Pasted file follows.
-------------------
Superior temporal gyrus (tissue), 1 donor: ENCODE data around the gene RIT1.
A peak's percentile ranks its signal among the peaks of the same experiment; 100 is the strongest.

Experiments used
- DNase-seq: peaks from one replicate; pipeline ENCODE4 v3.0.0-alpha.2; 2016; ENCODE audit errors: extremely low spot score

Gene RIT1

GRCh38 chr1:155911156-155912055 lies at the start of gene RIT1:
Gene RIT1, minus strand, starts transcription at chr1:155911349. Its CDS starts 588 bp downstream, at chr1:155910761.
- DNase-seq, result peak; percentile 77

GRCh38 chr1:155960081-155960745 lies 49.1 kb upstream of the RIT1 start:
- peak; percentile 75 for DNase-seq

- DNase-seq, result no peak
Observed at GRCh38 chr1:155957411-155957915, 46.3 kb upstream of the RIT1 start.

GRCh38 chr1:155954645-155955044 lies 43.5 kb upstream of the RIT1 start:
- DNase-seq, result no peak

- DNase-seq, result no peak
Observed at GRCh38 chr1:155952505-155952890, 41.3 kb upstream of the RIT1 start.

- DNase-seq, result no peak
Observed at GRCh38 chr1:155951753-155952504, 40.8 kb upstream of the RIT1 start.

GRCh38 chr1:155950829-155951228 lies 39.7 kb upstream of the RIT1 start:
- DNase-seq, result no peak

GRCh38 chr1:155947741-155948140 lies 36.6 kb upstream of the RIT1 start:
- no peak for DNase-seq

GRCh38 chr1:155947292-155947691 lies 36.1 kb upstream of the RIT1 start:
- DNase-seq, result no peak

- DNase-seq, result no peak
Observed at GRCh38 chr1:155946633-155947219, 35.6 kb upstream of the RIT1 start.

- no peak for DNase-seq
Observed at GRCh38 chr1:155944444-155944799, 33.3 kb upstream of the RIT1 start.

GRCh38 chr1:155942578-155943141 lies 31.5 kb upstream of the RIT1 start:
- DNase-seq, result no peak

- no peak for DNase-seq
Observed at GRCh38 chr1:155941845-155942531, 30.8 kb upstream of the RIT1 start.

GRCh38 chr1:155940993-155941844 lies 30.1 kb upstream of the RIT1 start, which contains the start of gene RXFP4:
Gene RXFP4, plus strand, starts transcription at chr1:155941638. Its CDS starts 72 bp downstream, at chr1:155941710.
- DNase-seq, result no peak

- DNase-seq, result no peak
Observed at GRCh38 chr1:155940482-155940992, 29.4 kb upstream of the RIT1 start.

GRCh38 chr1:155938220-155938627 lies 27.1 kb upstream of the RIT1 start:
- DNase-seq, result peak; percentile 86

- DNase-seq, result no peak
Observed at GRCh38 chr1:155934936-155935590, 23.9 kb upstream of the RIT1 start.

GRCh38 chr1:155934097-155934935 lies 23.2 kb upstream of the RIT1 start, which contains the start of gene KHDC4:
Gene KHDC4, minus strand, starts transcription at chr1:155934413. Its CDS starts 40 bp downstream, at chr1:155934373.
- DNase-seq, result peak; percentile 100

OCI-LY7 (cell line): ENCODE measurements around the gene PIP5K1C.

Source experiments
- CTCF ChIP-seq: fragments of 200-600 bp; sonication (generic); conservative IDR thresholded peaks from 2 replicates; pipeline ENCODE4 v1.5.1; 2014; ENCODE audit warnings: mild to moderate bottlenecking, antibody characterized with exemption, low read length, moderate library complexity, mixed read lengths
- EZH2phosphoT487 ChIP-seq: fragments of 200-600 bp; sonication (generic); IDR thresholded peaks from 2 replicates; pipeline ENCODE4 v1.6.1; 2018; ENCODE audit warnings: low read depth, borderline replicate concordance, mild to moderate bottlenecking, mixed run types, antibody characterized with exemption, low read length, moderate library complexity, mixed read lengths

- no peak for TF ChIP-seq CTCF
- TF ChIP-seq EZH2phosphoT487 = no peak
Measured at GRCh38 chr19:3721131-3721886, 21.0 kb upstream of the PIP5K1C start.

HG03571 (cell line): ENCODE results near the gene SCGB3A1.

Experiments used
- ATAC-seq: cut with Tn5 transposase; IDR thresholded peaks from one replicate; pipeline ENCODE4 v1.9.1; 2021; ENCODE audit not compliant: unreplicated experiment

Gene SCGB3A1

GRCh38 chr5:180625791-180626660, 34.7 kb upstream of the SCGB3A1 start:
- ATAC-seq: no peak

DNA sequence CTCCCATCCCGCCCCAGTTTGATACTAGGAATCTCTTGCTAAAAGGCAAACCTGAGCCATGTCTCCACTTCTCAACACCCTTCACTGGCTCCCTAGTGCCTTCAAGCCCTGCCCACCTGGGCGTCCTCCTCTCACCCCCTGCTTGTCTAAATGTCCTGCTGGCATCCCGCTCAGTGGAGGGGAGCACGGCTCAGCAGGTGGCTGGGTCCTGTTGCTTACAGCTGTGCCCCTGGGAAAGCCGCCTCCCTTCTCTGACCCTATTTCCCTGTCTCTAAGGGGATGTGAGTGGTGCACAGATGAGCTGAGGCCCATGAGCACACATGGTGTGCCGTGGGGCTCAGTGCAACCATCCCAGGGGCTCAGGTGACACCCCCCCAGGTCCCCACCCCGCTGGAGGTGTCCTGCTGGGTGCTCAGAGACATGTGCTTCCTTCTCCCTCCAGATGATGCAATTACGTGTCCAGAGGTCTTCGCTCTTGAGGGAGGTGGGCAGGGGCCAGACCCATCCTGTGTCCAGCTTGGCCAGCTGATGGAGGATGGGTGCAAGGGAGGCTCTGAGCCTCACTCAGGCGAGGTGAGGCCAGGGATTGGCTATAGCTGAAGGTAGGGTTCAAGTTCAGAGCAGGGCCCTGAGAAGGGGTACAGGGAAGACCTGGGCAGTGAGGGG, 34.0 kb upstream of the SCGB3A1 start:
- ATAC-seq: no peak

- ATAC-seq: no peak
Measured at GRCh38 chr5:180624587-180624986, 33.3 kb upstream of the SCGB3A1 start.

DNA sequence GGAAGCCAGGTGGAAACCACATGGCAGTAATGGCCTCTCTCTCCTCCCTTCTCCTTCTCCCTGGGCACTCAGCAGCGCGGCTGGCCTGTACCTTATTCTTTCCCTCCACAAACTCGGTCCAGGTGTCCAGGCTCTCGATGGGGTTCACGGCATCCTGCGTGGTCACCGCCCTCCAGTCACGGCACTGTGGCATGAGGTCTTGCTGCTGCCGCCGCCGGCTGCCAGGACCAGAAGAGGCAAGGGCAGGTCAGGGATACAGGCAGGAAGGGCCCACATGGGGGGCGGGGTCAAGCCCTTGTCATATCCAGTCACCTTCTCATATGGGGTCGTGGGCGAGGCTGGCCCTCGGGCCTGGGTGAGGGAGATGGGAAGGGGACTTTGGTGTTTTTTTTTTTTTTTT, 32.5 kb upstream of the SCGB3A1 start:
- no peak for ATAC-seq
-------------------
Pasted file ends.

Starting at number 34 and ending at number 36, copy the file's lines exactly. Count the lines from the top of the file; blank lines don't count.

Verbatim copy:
Gene RXFP4, plus strand, starts transcription at chr1:155941638. Its CDS starts 72 bp downstream, at chr1:155941710.
- DNase-seq, result no peak

- DNase-seq, result no peak